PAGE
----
Israeli protest against judicial reforms

Moscow on the Yarkon: Fighting for Israel's future

As a teenage immigrant to Israel who grew up in a non-democratic regime in Russia, Calcalist's Sophie Shulman knows Israel may not be perfect, but it is home and she will fight for it

Every relationship, even the best, has breaking points. I had a few of these with the State of Israel, which I immigrated to at the age of 14, but I always moved on, because I was head over heels in love with this country. The freedom to walk outside without fear even at night, the state's sanctification of the value of life for every Israeli, the smell of orange blossoms, the people who are always willing to help - and also ice cream in endless flavors, bananas and tomatoes all year round at the supermarket, without standing in line and a million other more or less banal things that make up the miracle of Israel. So what if there was a bit of racism and they whistled at me in the street and shouted all kinds of words that I didn't really know. It was a small crack, surprising, but I moved on. But it was no more than a handful of people, who came across someone foreign and unknown who came from Russia.
The second crack was deeper and more significant, when I had to prove to a group of rabbis that I was Jewish for all intents and purposes, so that they would grant me a kosher certificate that I was Jewish. A certificate that would allow me to marry my Israeli husband, who of course was not required to go through such a procedure. It didn't matter to anyone that most of my family perished in the Holocaust, that my grandfathers and grandmothers were called Sarah, Nechama, David and Nathan. Nor that my mother's name before marriage was Weizmann, nor that in Russia I was always the Jew with the different appearance and the strange last name. As far as the religious establishment was concerned, I was suspect - until I managed after quite a few humiliations to prove my racial purity, on the way to the desired marriage certificate. This left a scar and a degree of suspicion towards the religious establishment, but I dismissed it by saying that it was a small handful of fanatics that I would not have to encounter again. Maybe only after my death, but then I won't really care anymore.
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הפגנה מחאה הפיכה משטרית
הפגנה מחאה הפיכה משטרית
Israeli protest against judicial reforms
(Photo: Reuters)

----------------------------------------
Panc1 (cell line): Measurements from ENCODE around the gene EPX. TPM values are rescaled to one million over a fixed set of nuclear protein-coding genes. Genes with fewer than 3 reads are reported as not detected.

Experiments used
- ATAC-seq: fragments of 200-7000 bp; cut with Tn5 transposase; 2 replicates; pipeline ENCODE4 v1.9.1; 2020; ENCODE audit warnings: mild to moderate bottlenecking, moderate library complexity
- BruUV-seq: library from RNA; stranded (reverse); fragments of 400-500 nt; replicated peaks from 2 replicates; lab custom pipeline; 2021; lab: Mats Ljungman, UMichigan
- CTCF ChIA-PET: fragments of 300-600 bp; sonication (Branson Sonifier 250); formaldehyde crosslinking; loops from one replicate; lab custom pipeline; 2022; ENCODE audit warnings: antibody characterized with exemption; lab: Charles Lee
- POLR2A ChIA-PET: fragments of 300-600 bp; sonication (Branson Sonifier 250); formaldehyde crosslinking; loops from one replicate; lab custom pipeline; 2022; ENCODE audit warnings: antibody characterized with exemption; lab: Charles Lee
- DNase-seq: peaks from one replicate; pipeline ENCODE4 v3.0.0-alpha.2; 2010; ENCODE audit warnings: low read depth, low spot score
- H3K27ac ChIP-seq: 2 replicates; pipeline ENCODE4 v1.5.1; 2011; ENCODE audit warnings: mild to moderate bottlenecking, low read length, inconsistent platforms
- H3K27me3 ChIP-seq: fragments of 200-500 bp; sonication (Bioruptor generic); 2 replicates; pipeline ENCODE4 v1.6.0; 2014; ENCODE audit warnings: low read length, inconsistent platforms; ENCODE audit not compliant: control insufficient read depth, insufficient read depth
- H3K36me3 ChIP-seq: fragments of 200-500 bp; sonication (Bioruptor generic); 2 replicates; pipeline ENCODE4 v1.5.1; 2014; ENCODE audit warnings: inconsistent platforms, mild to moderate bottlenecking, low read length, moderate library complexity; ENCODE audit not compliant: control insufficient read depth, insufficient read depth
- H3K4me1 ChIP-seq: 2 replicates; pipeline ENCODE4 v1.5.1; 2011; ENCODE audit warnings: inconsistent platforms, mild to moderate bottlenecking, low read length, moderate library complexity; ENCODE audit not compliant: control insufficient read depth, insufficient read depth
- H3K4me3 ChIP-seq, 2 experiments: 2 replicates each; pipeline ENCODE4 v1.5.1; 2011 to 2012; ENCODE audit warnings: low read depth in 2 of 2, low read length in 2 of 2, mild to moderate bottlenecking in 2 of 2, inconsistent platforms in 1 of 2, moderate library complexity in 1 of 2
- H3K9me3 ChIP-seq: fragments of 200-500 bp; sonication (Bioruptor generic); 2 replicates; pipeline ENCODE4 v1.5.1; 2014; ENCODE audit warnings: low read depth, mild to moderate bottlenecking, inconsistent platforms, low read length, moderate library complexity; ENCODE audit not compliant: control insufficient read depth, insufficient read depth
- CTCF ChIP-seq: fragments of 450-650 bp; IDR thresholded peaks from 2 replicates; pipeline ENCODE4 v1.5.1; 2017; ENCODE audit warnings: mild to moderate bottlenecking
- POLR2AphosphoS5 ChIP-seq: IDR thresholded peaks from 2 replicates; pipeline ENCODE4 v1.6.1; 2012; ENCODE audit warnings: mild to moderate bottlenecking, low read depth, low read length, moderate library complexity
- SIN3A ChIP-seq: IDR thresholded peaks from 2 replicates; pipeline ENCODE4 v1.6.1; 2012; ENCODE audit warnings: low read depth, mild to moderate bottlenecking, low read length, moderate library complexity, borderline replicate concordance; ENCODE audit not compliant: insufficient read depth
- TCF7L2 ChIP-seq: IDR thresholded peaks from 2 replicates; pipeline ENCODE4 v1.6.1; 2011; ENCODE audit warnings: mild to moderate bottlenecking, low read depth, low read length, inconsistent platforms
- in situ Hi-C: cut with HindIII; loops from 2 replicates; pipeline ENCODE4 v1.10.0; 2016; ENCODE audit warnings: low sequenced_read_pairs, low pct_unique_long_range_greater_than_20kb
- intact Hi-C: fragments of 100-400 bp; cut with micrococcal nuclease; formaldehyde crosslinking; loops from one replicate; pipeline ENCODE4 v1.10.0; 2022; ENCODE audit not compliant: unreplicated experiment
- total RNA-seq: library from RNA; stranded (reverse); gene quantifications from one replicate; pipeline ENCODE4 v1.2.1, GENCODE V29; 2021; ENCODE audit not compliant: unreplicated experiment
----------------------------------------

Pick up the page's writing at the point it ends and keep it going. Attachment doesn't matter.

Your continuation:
The third rift is happening now, and it's already too big. It is of a completely different level, because it is no longer a small group nor a passing phenomenon. The wave comes from above, from the establishment, and sinks all the foundations on which life in Israel was built.

Hundreds of thousands of protesters take to the streets every week, but only some of them, those who came from outside, have a clear picture in their head of what life looks like "after" - on the other side of democracy. The tears that this picture causes, as Knesset member Yulia Malinovski from the Israel Beiteinu party was unable to hide, come from the deepest place. It is the realization that everything you ran away from, everything you managed to build despite the broken things along the way, everything you loved and enjoyed so much in your home in the State of Israel, may be erased.

The statement that only an outsider can understand what is now at stake may sound condescending, but it is the opposite. This comes from the lowest place of someone who was a minority, of someone who personally experienced a different life in a non-democratic country. In this life, the state is against you, and you have no tools to face it. Even though I lived only 14 years under such a regime, and even though those were happy years, because childhood is innocent and happy at its core, I absorbed the lack of freedom and trust in the system very well.

It is also what remains in the intangible memory, as the tangible memories of sights and smells and tastes fade away. When you don't have ten types of yellow cheese or yogurt in the supermarket, it doesn't bother you simply because you don't know anything else. But the feeling of impermanence and helplessness as a citizen in a country where there are practically no courts is something that you absorb in your skin. Even if you heard about it mainly in living room conversations, it becomes an inseparable part of you, and your anxieties.
But despite everything, I don't want to break up this relationship. Those who have lived as Jews in a country other than Israel know that home is better, with all its flaws. And those who were born here and were partners in the creation of this miracle surely know. The good 30 years I lived in a free country taught me not to bow my head. You must not make excuses for yourself, say that this is how it is in life and maybe one day it will get better. The previous 14 years, in a country where freedom was impossible, taught me that now is the time to fight. Any legal struggle, no matter how fierce, that is waged while the country is still democratic, is better than the alternative, which is still soaked in my skin.